Peroxisomal Biogenesis Factor 19 (PEX19) is part of a group of constitutive housekeeping genes termed peroxins that are involved in peroxisome biogenesis. PEX19 encodes a predominantly cytoplasmic protein that binds the hydrophobic domains of class I peroxisomal membrane proteins (PMP); PEX19 stabilizes and targets PMPs towards peroxisome assembly. PEX19-PMP binds the peroxisome transmembrane protein PEX3 in order to facilitate importing of class I PMPs into the peroxisome membrane. PEX19 is additionally thought to downregulate tumorsuppressor function; the peroxin interacts with p19ARF in the cytoplasm restricting its access to the nucleolus, where it normally prevents transcriptional silencing of p53 and Mdm2 mediated degradation of p53.
Peroxin dysfunction clinically results in various subtypes of Zellweger syndrome, the most severe phenotypic class of peroxisome biogenesis disorders. PEX19 dysfunction is specifically associated with autosomal recessive peroxisome biogenesis disorder 12A (PBD12A).
PEX19 is located on the q arm of chromosome 1 and is 9,540 bases long, ranging from position 160,276,809 to 160,286,348 base pairs pter. It translates into a 299 amino acid long protein with a molecular weight of 32,807 Da. 2 main isoforms have been identified, with isoform 1 ubiquitously expressed in all tissues, and isoform 2 predominantly expressed in utero. In addition to the C-terminal PMP-binding and N-terminal PEX3-docking domains, PEX19 comprises a unique C-terminal farnesylation motif (CAAX box) which is thought to be essential for efficient interaction with PMP proteins.
Homozygous mutations in PEX19 result in peroxisome biogenesis disorder 12A, a subtype of Zellweger syndrome. This fatal congenital disorder is characterized biochemically by the presence of very long fatty acid chains and absence of peroxisomes.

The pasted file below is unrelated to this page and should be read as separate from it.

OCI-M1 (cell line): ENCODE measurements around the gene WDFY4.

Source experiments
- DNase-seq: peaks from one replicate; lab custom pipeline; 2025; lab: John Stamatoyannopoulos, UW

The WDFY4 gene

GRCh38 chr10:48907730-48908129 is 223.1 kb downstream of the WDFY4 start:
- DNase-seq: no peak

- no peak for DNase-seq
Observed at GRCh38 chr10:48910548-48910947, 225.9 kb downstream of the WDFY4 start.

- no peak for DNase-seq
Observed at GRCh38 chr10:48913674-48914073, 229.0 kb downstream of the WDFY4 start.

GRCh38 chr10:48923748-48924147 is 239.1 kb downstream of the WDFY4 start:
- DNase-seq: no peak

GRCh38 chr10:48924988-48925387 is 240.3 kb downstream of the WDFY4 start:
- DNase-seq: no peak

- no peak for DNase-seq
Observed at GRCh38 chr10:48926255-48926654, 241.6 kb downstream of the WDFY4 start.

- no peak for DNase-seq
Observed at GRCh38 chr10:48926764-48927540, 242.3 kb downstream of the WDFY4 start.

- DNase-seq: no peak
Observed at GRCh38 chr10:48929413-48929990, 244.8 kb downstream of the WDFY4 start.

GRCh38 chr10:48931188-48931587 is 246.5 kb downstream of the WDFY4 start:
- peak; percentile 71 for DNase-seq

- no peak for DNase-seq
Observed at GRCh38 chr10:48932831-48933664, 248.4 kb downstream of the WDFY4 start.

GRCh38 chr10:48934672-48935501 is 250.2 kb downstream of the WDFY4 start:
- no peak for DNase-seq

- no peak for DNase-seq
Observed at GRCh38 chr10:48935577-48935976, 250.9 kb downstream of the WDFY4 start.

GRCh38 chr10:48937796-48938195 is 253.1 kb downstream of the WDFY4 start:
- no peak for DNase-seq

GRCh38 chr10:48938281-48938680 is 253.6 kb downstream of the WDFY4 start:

Mohamed et al., (2010) identified a novel mutation in a Saudi infant diagnosed with peroxisome biogenesis disorder 12A. Biochemical analysis of very long fatty acid chains and dihydroxyacetone-phosphate acyltransferase (DHAPAT) revealed abnormally high C26:0 levels (9.7µmol/L) and negligible DHAPAT activity (0.6nmol/mg/2hr) respectively; the absence of fibroblast peroxisomes lead to complementation testing of the possible dysfunctional peroxin genes, narrowing the search to PEX19. Mutation analysis revealed a homozygous deletion c.320delA causing the frameshift mutation p.K107SfsX13; the infant’s first-cousin parents carried the same mutation. Functional analysis could not be performed; however the authors noted a less severe clinical course and longer survival relative to patients exhibiting the only other reported mutation in PEX19 (c.763_764insA). The authors suggest that the index mutation results in a truncated PEX19 protein that exhibits residual function. She had succumbed to symptoms at 16 months of age.